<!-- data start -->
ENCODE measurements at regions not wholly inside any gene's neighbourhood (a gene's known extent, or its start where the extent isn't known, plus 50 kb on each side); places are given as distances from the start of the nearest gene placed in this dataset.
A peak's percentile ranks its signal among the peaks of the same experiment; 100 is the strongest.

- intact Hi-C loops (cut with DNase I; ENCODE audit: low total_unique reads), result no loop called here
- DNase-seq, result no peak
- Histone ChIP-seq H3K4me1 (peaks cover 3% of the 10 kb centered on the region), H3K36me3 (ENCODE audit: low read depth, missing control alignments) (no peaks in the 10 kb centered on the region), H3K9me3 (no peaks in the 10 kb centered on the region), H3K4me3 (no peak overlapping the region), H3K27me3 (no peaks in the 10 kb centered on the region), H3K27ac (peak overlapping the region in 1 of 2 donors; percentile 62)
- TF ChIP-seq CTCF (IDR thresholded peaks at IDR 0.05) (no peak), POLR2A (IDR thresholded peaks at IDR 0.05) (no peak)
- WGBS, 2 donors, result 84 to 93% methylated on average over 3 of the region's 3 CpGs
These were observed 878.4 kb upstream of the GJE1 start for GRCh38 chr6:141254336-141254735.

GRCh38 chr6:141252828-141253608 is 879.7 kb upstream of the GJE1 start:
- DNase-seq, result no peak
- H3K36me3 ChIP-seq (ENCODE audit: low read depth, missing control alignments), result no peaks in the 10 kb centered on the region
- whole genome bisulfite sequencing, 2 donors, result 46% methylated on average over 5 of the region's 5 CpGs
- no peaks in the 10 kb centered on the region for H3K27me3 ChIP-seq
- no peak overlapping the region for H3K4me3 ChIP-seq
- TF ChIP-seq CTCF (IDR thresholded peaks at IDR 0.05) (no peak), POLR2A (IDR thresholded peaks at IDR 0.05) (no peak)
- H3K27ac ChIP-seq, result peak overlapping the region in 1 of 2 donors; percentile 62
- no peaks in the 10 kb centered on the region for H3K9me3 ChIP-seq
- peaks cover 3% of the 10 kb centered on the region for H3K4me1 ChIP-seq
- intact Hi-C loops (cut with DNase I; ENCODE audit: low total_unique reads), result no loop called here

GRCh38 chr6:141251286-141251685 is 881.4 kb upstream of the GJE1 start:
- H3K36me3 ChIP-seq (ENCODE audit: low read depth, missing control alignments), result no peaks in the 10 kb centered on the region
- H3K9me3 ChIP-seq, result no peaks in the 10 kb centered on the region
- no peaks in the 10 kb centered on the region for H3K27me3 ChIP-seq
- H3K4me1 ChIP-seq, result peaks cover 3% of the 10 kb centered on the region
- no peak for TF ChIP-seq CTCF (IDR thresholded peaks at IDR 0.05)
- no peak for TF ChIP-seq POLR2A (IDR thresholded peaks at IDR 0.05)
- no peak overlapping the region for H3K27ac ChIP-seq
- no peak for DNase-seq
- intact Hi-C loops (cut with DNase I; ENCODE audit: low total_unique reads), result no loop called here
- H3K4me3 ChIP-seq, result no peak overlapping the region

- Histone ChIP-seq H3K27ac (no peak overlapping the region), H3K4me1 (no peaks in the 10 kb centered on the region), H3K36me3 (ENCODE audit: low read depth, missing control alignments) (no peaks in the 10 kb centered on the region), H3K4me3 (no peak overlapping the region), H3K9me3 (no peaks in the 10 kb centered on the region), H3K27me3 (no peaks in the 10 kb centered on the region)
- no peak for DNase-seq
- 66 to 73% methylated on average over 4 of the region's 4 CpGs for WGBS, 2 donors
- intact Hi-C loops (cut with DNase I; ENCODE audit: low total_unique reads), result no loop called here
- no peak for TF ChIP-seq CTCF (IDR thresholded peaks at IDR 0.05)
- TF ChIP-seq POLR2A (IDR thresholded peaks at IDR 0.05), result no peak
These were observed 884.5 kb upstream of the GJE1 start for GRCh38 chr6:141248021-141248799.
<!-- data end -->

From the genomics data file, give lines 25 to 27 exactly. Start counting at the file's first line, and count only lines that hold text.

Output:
- no peak for TF ChIP-seq CTCF (IDR thresholded peaks at IDR 0.05)
- no peak for TF ChIP-seq POLR2A (IDR thresholded peaks at IDR 0.05)
- no peak overlapping the region for H3K27ac ChIP-seq